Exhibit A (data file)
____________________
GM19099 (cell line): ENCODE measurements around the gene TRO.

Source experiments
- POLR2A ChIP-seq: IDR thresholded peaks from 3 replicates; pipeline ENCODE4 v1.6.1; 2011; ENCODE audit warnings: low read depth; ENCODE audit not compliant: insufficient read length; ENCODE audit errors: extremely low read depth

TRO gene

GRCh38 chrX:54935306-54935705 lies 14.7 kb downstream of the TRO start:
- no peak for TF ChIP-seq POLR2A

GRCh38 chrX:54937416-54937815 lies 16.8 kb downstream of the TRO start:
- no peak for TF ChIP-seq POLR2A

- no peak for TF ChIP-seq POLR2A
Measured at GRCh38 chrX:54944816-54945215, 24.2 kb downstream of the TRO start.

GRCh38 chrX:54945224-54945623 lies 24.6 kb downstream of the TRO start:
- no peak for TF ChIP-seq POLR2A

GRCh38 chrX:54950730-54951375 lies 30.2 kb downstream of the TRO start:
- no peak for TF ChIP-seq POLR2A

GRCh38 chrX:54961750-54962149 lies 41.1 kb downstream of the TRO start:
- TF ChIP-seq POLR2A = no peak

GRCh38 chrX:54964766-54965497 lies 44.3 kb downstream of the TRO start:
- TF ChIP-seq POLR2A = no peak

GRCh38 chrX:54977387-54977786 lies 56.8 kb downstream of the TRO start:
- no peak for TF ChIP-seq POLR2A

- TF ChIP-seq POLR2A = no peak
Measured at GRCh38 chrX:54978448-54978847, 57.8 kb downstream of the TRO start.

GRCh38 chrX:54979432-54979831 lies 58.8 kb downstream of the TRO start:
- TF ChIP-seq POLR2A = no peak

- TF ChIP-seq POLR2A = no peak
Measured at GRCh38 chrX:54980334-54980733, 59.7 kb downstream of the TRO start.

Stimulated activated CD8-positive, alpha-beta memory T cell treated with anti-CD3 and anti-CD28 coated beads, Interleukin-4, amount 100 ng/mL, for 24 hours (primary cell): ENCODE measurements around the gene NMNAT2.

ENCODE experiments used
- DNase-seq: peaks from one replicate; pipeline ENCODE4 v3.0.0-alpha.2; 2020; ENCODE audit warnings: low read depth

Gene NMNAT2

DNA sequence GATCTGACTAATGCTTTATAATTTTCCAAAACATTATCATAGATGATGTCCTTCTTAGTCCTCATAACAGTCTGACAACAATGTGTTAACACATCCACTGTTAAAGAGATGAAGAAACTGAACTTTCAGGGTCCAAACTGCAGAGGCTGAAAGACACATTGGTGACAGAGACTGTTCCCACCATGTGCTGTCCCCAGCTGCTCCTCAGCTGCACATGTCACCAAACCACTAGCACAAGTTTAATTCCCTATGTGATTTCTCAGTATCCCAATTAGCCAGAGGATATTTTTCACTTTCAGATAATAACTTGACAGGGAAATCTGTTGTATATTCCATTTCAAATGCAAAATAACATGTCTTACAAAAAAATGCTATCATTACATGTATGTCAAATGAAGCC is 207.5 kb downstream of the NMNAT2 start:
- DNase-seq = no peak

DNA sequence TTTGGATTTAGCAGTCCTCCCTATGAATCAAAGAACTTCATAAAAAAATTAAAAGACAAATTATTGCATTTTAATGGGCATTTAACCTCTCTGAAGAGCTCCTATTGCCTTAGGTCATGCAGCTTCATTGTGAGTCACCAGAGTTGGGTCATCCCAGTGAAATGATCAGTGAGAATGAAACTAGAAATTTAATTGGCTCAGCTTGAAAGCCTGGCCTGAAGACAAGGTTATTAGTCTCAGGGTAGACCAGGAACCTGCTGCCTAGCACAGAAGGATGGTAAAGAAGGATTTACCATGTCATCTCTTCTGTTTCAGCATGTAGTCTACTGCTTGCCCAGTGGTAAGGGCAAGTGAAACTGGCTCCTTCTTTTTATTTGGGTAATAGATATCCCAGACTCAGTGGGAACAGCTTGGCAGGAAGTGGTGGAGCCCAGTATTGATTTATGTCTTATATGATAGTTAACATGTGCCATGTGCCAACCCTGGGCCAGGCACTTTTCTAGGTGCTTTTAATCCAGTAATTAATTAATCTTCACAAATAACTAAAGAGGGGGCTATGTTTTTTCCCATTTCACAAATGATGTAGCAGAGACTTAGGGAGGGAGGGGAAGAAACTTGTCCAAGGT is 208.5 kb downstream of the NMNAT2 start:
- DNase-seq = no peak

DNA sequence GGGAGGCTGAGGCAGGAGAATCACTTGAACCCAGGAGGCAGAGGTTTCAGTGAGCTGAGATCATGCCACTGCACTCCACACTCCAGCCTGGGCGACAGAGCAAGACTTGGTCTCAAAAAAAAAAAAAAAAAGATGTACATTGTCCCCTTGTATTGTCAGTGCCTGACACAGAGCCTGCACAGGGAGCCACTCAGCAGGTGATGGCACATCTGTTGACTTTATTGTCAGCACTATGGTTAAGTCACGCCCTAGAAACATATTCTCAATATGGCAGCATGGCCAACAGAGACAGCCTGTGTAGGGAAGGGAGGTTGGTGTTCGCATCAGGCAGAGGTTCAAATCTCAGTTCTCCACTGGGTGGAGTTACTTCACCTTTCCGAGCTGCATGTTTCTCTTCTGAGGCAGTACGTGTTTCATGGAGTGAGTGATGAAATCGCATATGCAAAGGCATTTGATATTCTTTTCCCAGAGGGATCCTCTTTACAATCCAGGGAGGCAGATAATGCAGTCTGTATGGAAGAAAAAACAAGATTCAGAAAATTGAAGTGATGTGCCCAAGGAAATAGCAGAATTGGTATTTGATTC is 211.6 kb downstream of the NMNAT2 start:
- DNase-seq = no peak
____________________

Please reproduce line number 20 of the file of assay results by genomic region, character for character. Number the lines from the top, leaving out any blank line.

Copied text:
- no peak for TF ChIP-seq POLR2A